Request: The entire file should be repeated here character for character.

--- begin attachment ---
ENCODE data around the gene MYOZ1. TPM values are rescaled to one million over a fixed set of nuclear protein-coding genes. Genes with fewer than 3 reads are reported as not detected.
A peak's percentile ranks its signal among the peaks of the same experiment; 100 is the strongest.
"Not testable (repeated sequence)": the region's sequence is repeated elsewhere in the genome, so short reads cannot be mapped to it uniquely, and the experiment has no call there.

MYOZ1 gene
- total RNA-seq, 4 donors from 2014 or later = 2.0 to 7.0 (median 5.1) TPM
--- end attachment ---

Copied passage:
ENCODE data around the gene MYOZ1. TPM values are rescaled to one million over a fixed set of nuclear protein-coding genes. Genes with fewer than 3 reads are reported as not detected.
A peak's percentile ranks its signal among the peaks of the same experiment; 100 is the strongest.
"Not testable (repeated sequence)": the region's sequence is repeated elsewhere in the genome, so short reads cannot be mapped to it uniquely, and the experiment has no call there.

MYOZ1 gene
- total RNA-seq, 4 donors from 2014 or later = 2.0 to 7.0 (median 5.1) TPM